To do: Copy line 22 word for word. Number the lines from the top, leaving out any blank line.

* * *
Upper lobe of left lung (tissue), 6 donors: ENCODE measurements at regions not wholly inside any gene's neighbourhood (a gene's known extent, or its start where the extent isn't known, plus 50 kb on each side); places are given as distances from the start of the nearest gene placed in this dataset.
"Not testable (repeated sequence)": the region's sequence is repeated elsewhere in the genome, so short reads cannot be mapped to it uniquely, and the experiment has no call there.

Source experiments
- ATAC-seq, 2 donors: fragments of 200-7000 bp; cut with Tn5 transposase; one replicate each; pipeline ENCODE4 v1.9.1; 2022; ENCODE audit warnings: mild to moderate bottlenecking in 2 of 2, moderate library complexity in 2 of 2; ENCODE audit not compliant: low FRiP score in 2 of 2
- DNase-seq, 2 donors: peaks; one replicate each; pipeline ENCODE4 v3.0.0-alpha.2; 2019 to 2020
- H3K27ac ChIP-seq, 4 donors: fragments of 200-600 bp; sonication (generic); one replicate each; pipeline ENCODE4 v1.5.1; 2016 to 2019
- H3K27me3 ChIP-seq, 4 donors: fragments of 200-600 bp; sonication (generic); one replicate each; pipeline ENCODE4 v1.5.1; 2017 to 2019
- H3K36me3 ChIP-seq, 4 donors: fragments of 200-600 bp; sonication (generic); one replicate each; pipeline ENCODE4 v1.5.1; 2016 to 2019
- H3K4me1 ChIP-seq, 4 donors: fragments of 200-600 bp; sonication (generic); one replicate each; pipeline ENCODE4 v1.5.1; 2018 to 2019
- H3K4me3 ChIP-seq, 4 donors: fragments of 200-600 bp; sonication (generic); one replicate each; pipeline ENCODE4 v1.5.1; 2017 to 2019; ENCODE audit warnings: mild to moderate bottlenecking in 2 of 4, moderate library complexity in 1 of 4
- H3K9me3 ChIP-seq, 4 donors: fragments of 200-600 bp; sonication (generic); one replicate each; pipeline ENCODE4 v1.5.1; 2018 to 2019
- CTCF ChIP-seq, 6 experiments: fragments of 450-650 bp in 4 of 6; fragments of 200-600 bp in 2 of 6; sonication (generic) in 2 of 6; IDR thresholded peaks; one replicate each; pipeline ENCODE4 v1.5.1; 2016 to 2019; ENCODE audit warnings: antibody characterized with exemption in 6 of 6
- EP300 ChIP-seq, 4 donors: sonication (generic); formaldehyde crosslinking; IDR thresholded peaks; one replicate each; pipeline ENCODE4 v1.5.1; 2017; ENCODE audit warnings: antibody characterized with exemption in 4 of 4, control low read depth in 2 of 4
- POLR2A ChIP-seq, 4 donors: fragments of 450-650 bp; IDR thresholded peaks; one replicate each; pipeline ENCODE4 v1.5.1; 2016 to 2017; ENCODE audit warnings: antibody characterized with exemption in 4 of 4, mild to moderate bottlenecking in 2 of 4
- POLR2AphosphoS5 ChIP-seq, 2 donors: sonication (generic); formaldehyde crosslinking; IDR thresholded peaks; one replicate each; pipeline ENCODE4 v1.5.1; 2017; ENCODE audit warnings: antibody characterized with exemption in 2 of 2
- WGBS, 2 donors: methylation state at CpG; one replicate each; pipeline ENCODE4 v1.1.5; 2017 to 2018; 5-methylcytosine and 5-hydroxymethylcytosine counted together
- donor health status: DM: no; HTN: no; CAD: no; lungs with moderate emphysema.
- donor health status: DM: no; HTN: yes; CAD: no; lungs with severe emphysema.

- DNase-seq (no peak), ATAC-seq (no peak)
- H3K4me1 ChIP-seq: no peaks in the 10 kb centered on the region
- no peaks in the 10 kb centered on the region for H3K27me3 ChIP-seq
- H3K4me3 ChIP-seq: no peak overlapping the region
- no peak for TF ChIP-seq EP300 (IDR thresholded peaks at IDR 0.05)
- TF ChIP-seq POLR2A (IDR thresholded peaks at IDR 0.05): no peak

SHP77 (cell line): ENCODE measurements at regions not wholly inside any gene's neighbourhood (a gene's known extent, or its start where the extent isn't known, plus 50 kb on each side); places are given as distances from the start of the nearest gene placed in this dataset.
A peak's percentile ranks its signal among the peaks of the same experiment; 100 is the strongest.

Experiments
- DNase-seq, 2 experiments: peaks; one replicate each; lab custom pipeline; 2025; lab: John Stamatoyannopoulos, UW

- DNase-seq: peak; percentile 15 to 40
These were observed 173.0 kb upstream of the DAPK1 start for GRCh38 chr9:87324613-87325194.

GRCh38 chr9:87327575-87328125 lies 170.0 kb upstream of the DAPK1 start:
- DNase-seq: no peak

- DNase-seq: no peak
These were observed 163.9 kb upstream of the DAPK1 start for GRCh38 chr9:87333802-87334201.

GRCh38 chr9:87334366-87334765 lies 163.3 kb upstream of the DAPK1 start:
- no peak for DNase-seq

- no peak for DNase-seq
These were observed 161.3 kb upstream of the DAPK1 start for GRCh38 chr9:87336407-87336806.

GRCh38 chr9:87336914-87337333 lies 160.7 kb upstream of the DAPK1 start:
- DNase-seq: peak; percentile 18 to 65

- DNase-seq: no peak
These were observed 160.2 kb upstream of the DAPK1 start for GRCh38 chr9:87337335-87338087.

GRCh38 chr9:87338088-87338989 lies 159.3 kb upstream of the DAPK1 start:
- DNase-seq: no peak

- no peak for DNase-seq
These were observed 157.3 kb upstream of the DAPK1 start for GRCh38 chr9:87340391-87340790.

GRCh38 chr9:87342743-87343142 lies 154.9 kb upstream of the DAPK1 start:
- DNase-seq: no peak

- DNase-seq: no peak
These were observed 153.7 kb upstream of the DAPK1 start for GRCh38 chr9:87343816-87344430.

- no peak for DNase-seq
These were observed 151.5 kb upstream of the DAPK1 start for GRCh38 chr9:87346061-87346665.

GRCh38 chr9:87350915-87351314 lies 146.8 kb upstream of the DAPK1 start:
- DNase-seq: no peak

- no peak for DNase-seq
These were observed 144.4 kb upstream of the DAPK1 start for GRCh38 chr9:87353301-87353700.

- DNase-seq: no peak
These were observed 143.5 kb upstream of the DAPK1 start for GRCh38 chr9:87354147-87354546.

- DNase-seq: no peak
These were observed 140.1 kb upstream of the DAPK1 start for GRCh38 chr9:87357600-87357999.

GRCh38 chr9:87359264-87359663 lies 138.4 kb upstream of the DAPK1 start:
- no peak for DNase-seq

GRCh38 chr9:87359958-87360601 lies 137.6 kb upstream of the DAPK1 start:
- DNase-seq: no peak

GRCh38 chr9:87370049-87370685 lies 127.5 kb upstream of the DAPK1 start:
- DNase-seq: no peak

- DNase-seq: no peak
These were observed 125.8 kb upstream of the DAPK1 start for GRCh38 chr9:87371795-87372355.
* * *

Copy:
- H3K4me3 ChIP-seq: no peak overlapping the region